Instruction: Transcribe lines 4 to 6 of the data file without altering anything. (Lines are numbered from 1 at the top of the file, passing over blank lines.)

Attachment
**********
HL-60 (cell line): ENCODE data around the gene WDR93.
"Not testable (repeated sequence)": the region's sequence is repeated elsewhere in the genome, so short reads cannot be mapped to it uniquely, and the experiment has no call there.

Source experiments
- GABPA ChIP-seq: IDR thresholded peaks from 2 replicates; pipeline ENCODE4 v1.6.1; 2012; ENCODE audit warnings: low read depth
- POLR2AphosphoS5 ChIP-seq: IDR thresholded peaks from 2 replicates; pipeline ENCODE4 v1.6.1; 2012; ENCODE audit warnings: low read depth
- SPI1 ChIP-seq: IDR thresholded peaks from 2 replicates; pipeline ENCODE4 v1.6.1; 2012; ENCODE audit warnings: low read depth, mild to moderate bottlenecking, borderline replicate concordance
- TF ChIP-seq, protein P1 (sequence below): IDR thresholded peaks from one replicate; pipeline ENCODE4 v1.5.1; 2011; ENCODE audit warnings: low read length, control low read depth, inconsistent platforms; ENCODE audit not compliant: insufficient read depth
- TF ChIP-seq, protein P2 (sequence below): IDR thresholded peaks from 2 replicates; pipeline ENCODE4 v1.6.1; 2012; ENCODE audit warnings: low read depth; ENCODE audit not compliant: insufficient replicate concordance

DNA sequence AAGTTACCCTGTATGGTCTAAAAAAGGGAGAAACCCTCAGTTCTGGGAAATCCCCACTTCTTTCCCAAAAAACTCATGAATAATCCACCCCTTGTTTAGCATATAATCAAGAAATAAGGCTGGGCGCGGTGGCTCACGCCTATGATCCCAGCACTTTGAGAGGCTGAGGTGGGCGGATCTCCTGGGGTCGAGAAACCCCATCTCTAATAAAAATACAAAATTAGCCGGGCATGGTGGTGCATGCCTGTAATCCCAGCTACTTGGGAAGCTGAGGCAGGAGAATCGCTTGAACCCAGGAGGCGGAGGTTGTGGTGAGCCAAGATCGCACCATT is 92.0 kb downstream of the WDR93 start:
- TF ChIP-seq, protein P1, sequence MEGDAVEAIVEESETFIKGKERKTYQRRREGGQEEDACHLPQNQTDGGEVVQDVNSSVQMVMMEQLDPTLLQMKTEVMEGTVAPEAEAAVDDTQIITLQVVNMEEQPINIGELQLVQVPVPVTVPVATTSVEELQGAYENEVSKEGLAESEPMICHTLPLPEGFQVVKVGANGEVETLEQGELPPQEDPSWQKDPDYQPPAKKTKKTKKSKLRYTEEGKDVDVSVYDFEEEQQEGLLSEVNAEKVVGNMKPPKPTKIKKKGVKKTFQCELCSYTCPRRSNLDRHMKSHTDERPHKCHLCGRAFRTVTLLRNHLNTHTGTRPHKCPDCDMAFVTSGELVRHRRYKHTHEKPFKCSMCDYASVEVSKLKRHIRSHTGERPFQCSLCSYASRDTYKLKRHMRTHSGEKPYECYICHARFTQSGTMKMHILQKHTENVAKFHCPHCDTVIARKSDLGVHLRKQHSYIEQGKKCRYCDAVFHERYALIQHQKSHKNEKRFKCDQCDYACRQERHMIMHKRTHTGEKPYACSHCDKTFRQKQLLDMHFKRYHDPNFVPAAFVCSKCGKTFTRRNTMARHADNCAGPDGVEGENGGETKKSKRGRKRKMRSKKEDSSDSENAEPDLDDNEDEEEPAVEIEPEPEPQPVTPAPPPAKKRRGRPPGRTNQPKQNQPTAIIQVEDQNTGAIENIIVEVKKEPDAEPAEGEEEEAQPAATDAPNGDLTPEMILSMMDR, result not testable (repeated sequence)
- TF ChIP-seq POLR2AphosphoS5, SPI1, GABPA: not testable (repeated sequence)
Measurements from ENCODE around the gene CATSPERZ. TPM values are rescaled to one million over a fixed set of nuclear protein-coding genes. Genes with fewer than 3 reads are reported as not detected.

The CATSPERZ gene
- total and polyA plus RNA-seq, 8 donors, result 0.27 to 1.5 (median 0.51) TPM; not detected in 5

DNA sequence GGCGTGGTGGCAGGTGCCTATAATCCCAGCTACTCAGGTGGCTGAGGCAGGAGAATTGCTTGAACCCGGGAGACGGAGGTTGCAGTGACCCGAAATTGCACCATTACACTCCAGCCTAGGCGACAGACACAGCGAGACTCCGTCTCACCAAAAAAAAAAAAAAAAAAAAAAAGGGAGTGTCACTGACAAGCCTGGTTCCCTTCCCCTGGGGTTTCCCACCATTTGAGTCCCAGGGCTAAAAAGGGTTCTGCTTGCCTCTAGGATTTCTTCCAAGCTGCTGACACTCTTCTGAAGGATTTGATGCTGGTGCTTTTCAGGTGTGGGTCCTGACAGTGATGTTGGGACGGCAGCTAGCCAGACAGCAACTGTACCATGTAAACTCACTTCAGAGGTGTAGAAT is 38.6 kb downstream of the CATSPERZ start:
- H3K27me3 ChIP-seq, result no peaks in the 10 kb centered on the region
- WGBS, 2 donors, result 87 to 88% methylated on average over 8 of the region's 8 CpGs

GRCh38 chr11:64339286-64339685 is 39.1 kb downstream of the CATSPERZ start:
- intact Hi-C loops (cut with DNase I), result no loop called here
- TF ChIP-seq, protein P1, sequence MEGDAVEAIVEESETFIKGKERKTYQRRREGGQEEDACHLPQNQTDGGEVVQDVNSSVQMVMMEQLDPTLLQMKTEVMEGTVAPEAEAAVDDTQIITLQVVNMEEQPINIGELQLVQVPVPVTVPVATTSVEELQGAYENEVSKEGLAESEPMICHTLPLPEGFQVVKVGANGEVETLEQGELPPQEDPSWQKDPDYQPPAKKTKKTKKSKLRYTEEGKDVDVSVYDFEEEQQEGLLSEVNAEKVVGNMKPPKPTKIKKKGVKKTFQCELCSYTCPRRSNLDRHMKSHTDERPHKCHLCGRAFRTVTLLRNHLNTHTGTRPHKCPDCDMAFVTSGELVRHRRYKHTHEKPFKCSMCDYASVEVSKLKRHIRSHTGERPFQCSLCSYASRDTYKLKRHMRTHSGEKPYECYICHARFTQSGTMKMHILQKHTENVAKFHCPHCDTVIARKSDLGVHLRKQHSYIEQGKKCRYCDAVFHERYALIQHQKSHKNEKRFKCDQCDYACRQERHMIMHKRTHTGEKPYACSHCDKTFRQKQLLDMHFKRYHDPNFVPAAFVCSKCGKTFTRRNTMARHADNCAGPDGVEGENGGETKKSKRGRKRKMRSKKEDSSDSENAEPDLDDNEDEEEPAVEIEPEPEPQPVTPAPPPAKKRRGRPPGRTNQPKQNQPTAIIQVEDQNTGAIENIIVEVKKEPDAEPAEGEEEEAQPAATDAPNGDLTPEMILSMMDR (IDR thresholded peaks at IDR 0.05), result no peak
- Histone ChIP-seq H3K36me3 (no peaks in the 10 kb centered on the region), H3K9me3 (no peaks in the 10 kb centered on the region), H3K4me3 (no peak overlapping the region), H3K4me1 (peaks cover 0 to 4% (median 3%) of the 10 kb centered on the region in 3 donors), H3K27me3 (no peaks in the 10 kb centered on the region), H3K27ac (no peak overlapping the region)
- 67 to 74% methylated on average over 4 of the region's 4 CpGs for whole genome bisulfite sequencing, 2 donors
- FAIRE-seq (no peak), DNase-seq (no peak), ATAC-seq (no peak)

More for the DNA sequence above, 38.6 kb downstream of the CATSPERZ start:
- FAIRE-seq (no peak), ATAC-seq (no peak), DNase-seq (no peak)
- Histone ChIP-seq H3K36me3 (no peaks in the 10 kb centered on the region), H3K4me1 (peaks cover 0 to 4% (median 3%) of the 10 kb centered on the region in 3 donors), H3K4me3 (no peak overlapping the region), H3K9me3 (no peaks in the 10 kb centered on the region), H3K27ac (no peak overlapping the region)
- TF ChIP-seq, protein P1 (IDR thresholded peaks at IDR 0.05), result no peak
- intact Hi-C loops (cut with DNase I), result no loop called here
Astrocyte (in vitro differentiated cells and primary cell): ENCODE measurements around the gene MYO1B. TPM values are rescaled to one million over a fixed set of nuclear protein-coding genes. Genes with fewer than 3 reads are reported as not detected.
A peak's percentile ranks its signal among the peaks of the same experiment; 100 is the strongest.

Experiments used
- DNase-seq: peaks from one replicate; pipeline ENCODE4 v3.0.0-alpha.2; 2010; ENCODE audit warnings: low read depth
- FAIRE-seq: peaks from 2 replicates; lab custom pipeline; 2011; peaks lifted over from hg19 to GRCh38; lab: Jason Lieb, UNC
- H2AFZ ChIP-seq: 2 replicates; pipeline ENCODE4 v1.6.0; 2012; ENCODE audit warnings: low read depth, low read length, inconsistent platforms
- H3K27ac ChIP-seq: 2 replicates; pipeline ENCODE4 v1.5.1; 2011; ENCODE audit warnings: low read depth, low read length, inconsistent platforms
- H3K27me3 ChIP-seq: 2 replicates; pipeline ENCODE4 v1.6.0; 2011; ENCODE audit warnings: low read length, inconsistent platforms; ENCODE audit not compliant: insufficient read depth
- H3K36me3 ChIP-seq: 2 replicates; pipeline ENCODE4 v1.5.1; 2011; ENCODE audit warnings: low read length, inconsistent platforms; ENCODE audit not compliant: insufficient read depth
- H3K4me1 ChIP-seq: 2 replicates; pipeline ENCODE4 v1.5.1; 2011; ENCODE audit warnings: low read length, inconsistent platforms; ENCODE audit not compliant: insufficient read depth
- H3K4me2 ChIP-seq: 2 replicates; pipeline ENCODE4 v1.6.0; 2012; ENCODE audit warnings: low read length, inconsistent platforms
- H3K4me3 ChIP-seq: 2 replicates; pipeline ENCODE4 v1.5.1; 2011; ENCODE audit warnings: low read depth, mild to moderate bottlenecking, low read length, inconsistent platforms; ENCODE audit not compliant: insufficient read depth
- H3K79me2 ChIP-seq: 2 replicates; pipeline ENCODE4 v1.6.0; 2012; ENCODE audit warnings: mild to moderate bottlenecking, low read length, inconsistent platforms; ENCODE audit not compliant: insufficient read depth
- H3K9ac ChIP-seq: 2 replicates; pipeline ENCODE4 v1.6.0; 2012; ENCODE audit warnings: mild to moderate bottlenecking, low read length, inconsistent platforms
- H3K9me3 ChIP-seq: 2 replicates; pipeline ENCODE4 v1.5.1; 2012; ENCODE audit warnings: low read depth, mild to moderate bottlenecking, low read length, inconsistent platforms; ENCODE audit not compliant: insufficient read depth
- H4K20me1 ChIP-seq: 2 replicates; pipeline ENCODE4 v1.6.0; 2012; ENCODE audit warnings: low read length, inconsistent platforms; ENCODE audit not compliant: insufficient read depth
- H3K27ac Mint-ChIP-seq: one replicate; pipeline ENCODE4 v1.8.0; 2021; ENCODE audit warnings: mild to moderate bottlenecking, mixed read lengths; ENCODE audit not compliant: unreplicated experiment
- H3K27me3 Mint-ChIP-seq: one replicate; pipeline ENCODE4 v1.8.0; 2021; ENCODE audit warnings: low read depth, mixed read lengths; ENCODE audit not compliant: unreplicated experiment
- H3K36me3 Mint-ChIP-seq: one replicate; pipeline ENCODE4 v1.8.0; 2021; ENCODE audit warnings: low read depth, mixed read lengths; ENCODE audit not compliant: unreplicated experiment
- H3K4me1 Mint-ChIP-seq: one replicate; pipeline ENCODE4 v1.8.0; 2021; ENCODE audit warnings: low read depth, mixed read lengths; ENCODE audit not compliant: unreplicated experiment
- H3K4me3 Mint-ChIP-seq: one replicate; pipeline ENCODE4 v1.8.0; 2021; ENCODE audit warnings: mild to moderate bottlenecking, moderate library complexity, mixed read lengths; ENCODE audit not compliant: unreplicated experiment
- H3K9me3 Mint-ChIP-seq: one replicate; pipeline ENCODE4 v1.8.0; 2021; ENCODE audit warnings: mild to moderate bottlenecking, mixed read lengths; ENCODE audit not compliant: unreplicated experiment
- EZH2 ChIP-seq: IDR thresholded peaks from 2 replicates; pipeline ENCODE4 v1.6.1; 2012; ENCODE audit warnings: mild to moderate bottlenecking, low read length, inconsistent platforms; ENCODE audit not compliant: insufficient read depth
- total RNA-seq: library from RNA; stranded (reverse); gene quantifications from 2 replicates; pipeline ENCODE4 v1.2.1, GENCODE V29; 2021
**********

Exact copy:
- GABPA ChIP-seq: IDR thresholded peaks from 2 replicates; pipeline ENCODE4 v1.6.1; 2012; ENCODE audit warnings: low read depth
- POLR2AphosphoS5 ChIP-seq: IDR thresholded peaks from 2 replicates; pipeline ENCODE4 v1.6.1; 2012; ENCODE audit warnings: low read depth
- SPI1 ChIP-seq: IDR thresholded peaks from 2 replicates; pipeline ENCODE4 v1.6.1; 2012; ENCODE audit warnings: low read depth, mild to moderate bottlenecking, borderline replicate concordance